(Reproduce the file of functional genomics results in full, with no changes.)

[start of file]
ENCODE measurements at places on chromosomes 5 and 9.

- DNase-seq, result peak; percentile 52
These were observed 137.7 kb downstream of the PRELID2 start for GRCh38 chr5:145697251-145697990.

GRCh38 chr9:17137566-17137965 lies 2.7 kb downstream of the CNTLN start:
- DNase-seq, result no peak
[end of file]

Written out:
ENCODE measurements at places on chromosomes 5 and 9.

- DNase-seq, result peak; percentile 52
These were observed 137.7 kb downstream of the PRELID2 start for GRCh38 chr5:145697251-145697990.

GRCh38 chr9:17137566-17137965 lies 2.7 kb downstream of the CNTLN start:
- DNase-seq, result no peak